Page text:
Unfortunately, there’s no message that tells you exactly why your connection failed. Instead, you get a generic “could not connect to server” message.
When this happens, you have two options: You can either get frustrated…
…or you can start troubleshooting.
Here are the steps I use to troubleshoot my VPN connection in China, in order:
While this may seem like a long process, I can usually run through these troubleshooting steps in 5-10 minutes. As I said earlier, this has worked 95% of the time for me.
Regardless, using a VPN for China requires a lot of patience. Just remember…
…this is China.
I’m going to let you in on a little secret that the VPN industry doesn’t want you to know:
There is no best VPN for China.
There are recommended VPNs that have historically worked well in the Middle Kingdom, but because the country’s censorship is a constantly moving target, there is no best.
So to be clear: these are my China VPN recommendations based on my personal experience over the past 14 years. Choose 2-3 from this list to download and install before you travel/move to China.
Recommended VPNs for China | September 2023
*Each of these recommended VPNs for China (with the exception of Astrill) offers a 30-day money back guarantee. They’ve all been tested my thousands of users within China over the past few years.
**Most of these VPN websites are blocked in China. For this reason, I recommend you try to download and install the apps before you arrive.
Below is a more detailed description of each recommended China VPN option that will allow you to stream content and connect to the websites and apps that are blocked in China.
Aside from reliability (which is huge), there are two things that separate ExpressVPN from the competition: high-speeds and an unbelievably easy install.
Because ExpressVPN is so popular in China, the government has tended to target their servers more often than others, and many people have recently had trouble connecting to their service. In my experience, however, ExpressVPN usually responds quickly and efficiently.
And honestly, that’s what you need to see in any recommended VPN for China.
Are they willing to invest in the human resources required to continuously play the cat-and-mouse game with Chinese censorship?
You can read more about the pros and cons in this in-depth review of ExpressVPN. It’s also worth noting that when you use this link for ExpressVPN, you’ll get 3 months of free service with any annual plan.
Of all the companies I’m recommending here, Surfshark is the youngest (est. 2018). Still, it has come out of the gate strong and showing a lot of promise in China.
It’s a competitive market among the best VPN for China catetgory, though, and Surfshark is doing its best to entice new customers by 1) offering unlimited simultaneous connections and 2) offering some of the lowest pricing.
As with pretty much every other service on this list, Surfshark boasts strong encryption, no logging, a VPN kill switch and a well-designed app (which you can see in this Surfshark review video).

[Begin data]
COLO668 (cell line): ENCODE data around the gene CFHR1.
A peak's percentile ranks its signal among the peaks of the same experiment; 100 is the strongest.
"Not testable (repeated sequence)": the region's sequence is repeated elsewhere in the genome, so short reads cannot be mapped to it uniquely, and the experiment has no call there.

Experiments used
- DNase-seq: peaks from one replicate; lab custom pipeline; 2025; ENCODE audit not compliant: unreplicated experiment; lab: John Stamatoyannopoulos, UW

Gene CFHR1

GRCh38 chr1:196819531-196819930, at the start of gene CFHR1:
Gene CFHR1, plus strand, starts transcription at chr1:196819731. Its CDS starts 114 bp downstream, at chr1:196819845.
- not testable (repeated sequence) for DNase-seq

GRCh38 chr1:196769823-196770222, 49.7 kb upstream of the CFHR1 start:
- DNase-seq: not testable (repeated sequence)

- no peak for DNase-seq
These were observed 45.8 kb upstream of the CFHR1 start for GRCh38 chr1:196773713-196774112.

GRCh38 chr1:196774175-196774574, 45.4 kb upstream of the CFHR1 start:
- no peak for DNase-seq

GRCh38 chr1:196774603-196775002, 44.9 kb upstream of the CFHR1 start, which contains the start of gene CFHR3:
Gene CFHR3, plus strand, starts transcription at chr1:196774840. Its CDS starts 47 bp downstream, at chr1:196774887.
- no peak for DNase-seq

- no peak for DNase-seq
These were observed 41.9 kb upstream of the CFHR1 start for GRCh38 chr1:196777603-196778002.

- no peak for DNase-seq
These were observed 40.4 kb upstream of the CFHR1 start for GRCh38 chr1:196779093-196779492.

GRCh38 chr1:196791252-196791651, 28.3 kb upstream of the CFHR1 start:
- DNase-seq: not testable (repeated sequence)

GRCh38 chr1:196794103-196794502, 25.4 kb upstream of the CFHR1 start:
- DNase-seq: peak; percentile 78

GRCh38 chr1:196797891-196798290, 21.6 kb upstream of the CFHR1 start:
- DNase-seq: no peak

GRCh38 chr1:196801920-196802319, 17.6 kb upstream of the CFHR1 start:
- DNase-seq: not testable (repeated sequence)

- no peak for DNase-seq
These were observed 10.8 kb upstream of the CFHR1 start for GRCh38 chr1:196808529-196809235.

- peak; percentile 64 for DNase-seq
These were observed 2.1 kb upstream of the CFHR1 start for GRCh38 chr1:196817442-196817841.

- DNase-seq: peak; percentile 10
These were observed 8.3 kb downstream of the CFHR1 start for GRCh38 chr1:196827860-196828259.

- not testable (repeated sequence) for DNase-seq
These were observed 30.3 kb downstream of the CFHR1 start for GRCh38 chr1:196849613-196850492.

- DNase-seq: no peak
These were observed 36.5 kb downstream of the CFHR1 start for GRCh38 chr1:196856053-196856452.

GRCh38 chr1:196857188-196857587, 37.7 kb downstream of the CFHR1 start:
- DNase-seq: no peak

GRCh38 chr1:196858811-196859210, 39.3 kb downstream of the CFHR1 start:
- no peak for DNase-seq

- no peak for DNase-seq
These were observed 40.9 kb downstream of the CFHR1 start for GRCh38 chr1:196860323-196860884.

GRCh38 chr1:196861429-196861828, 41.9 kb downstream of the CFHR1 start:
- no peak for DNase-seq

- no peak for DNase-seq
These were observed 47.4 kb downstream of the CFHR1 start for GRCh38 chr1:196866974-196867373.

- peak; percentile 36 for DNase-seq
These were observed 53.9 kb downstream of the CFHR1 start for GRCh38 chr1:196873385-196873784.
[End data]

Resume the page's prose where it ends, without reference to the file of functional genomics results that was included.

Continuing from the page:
The primary differentiator here is their “No Borders Mode”, which they say is meant to hide your connection from your ISP, but actually works quite well to bypass internet censorship in China.
Download Surfshark before you leave and try it risk-free for 30 days to see if it really is the best VPN for China.
A couple years back, NordVPN made a conscious decision to focus on becoming the best VPN for China, and the effort shows.
Because they offer well-designed apps and competitive pricing, they quickly became popular in China.
That popularity came at a price, however. NordVPN is consistently in the crosshairs of China’s censorship army and although they’ve done well, it has been an uphill battle.
In some parts of China, NordVPN is by far the fastest option. In others, it rarely connects. (remember how China’s internet works?)
The good news is that this is another best VPN for China that offers generous annual subscriptions and a 30 day money back guarantee. Their excellent apps for mobile and desktop are worth downloading NordVPN to try.
Started in 2006, VyprVPN is one of the longest-running virtual private network on this list. They’re particularly popular in restrictive countries like Iraq, Saudi Arabia and China. The main reason for this is…
…their proprietary Chameleon 256-bit encryption protocol.
Although this unique protocol doesn’t ensure you’ll always be able to connect, it does improve your odds. It’s more secure but slows down your speeds (so it’s not ideal for, say, streaming Netflix in China).
One downside worth mentioning: VyprVPN doesn’t accept Bitcoin or any other anonymous form of payment. Personally, this doesn’t matter to me, but it may be a deal-breaker for some.
Try VyprVPN’s Chameleon protocol, which makes it very attractive when looking for the best VPN for China. If it doesn’t work as well as you had hoped, you can get your money back with the 30 day guarantee.
Astrill consistently delivers some of the fastest connection speeds from within China. When all other VPN services have trouble connecting, Astrill somehow still connects.